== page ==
Data Analysis

All participants were evaluated for LD and comorbid anxiety diagnoses during the interviews and assessments. LD and anxiety disorders were diagnosed according to DSM-IV diagnostic criteria based on psychological evaluation, interviews (including the ADIS-IV), and behavioral assessment. Given our small sample size, a power analysis was conducted to ensure that further comparative analyses would be appropriate. We then assessed for the MASC’s interrater reliability, construct validity, and criterion validity for anxiety disorders using partial correlations, a multi-trait multi-method matrix, and receiver operating characteristic curves.


Clinical Findings

After undergoing evaluation, 41 of our participants (1 was omitted due to missing data) were diagnosed with the following learning disabilities: 2 (4.8%) had a reading disability only, 4 (9.6%) had a writing disability only, 2 (4.8%) had a mathematics disability only, 8 (19.5%) had a reading and writing disability, 2 (4.8%) had a reading and mathematics disability, 1 (2.4%) had a writing and mathematics disability, 6 (14.7%) had a reading, writing, and mathematics disability, and 16 (39.0%) had a learning disorder not otherwise specified (e.g., nonverbal learning disability). With regard to anxiety disorders, 4 (9.8%) were diagnosed with separation anxiety disorder (SAD), 1 (2.4%) was diagnosed with social phobia (SP), and 5 (12.2%) were diagnosed with generalized anxiety disorder (GAD), 2 (4.8%) were diagnosed with SAD and SP, 2 (4.8%) were diagnosed with SAD and GAD, 2 (4.8%) were diagnosed with SP and GAD, and 1 (2.4%) was diagnosed with all three disorders. Twenty-four youth (58.5%) were not diagnosed with any anxiety disorder. Comorbid diagnoses were as follows: 4 (9.8%) of the children were diagnosed with dysthymic disorder, 33 (80.5%) were diagnosed with ADD or ADHD, 3 (7.3%) were diagnosed with oppositional defiant disorder, 1 (2.4%) was diagnosed with conduct disorder, and 4 (9.8%) were diagnosed with a mood disorder not otherwise specified.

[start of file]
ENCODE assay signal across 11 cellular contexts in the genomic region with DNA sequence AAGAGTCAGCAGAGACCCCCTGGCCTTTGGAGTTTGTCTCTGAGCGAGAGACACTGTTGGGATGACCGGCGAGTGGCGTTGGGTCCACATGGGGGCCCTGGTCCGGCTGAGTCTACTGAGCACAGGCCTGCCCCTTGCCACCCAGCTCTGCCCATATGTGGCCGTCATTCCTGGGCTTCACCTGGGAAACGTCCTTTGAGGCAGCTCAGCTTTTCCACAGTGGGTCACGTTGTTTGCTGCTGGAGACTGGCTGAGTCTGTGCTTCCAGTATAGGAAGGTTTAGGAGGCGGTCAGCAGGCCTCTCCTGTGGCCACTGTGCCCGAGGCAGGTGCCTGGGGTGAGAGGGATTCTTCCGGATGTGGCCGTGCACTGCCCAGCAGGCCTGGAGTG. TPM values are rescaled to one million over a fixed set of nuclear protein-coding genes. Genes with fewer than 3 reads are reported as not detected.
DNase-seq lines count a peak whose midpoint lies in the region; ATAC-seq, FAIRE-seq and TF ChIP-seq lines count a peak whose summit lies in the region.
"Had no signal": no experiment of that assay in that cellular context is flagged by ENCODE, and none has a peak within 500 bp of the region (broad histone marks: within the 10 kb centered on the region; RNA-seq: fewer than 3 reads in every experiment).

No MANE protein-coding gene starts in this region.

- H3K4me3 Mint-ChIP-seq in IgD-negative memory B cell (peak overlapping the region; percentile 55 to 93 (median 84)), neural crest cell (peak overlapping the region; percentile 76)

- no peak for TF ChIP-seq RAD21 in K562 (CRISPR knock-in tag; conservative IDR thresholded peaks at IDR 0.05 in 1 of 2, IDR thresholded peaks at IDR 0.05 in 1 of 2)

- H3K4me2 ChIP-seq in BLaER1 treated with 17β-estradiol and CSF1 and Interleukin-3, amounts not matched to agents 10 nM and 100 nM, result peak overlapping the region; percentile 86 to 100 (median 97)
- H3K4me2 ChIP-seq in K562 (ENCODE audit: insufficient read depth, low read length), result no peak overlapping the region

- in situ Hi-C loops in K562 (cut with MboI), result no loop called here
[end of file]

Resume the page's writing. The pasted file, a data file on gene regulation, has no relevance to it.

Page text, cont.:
Power Analysis

There is 80% power to detect an r coefficient of .41 at p < .05, two-tailed, for a sample of 41 youth. The median mother–child agreement correlation for MASC scales published in the test manual ([1]; p. 56) was .45; hence, a sample of 41 should confer about 80% power to detect this magnitude of effect. With regard to diagnostic comparison analyses, the March ([1]; p. 54) test manual provides proportions of false positive to true positive anxiety diagnoses based on MASC scores. Based on these proportions, there is 80% power to detect a group difference at p < .05, two-tailed, at N = 21 (16 non-diagnosed youth and 5 diagnosed youth). Thus, the study was adequately powered for the planned analyses.

Preliminary Analysis

Means, standard deviations, and ranges for all study variables are presented in Table 1.
Table 1

Means, standard deviations, and ranges of study variables






 Physical symptoms




 Harm avoidance




 Social anxiety








 Total score





 Physical symptoms




 Harm avoidance




 Social anxiety








 Total score





 CSR anxiety




 CSR behavioral






















Children’s age did not significantly correlate with MASC-C scores, r (41) = −.10, p > .05. Additionally, a series of ANOVAs confirmed there were no significant differences on the MASC-C due to gender, F(1, 40) = .12, p > .05, ethnicity, F(4, 37) = .73, p > .05, or a diagnosis of ADHD, F(1, 40) = 2.56, p > .05. ANOVAs also confirmed no significant differences on the MASC-P due to gender, F(1, 38) = 2.6, p > .05, ethnicity, F(4, 35) = 1.5, p > .05, or a diagnosis of ADHD, F(1, 38) = .40, p > .05. However, children who were identified with LD by school districts reported significantly lower anxiety on the MASC-C than children who were identified through private psychologists or clinics, F(1, 40) = 4.32, p < .05.